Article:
No Exit Press, £14.99 stg
Daniel Woodrell's latest offering, 'The Death of Sweet Mister', has received great critical acclaim in his native country and it's not surprising as he turns his distinctive style to that element of American society known as trailer-trash. What makes Woodrell's book so unique and truly electrifying is how he avoids becoming trapped by cliché in telling the story of 13-year-old Shug, an overweight outcast, who lives with his mother Glenda in the Missouri hill country and is the "sweet mister" referred to in the title.
Glenda flirts with everyone, including her son, who is becoming dangerously aware of her sexuality as he grows older. Her husband Red (who may or may not be Shug's father) drifts in and out of their lives and brings trouble every time he's around. During this particular summer, Red engages Shug in helping him perform burglaries in the local area while Glenda meets a charming older man who she sees as an escape route from her worthless life. However, Shug's increasing obsession with his mother comes to a head and a series of shocking events results in a disturbing loss of innocence that will never be reclaimed.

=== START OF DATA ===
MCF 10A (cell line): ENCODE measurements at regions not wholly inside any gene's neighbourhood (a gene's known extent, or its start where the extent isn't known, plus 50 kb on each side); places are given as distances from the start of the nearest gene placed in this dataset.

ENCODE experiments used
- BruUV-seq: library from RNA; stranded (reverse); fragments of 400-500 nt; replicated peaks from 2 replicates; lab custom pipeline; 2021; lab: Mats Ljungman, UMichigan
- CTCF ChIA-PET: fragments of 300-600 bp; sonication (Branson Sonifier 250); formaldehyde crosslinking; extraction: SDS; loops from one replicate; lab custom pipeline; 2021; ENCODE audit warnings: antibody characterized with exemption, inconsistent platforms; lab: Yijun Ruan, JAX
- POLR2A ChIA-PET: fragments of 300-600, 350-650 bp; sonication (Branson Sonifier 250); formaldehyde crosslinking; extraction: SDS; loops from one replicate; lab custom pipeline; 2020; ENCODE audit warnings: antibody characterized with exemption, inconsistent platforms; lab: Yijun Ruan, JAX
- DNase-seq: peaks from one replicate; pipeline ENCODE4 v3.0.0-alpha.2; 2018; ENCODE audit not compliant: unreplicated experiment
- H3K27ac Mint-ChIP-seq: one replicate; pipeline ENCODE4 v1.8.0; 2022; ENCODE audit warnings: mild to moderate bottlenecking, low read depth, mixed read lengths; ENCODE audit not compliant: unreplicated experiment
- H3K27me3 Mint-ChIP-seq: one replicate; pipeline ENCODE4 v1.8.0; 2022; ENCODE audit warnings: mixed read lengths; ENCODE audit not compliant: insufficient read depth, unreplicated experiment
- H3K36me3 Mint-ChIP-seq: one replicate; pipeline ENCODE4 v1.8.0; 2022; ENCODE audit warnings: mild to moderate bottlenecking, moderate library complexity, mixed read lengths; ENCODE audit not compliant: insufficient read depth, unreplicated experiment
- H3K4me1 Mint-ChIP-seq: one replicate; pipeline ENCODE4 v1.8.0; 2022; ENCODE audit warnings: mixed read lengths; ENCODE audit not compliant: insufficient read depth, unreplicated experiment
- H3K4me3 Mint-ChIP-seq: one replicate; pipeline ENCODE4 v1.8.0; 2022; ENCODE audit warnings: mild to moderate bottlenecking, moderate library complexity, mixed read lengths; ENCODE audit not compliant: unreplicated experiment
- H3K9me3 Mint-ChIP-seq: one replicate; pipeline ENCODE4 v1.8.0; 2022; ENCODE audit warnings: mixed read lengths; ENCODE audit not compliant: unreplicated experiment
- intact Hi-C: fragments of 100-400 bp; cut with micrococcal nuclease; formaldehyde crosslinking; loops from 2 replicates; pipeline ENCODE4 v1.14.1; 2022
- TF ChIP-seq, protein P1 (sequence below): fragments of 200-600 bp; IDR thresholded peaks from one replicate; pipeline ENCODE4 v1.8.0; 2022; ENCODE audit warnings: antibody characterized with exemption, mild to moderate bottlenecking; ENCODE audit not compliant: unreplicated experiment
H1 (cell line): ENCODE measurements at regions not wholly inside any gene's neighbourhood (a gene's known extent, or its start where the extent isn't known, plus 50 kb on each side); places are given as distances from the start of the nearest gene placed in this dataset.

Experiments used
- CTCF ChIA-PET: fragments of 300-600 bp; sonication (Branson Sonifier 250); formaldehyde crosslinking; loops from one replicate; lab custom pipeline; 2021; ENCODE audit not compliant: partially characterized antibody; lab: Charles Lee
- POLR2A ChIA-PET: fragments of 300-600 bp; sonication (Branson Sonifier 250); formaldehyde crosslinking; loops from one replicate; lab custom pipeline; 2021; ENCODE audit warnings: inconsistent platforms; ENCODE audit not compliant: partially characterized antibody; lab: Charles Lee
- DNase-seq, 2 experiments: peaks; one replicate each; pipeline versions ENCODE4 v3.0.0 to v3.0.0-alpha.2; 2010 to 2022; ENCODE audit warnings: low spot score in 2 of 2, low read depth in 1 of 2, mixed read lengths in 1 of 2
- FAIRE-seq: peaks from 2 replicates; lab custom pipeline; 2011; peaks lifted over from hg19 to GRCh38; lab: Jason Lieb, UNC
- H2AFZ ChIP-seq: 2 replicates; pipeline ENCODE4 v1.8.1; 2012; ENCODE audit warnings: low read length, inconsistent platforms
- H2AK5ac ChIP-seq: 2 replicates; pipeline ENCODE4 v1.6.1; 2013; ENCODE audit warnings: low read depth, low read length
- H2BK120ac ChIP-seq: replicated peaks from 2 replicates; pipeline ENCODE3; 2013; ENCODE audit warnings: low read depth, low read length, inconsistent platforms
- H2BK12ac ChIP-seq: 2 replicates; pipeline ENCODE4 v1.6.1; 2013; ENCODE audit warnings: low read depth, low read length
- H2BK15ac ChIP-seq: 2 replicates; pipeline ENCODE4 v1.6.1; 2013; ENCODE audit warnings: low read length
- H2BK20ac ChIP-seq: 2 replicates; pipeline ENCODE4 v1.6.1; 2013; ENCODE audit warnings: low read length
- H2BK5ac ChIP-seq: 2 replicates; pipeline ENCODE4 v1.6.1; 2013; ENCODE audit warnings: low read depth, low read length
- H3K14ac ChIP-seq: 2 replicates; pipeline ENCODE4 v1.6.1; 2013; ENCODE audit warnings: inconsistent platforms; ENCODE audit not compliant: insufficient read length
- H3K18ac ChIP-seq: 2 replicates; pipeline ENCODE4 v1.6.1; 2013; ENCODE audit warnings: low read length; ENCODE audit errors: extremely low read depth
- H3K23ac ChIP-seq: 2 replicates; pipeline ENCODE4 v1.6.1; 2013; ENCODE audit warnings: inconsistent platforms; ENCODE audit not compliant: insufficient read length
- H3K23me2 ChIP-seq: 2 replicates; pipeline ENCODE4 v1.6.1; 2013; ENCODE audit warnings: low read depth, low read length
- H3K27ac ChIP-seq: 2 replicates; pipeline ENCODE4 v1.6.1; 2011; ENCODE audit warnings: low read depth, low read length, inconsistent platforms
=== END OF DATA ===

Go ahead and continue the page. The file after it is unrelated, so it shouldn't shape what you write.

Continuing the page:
Not one character in Woodrell's novel has any redeeming qualities and there are no heroes in this story. As the book progresses, it becomes alarmingly obvious that Shug will never grow up to become a "sweet mister" – the pet-name his mother has given him – but is turning into the complete opposite. This is a powerful and thoroughly disconcerting story of a young man who never had a chance, thanks to the mistakes and failings of the adults around him.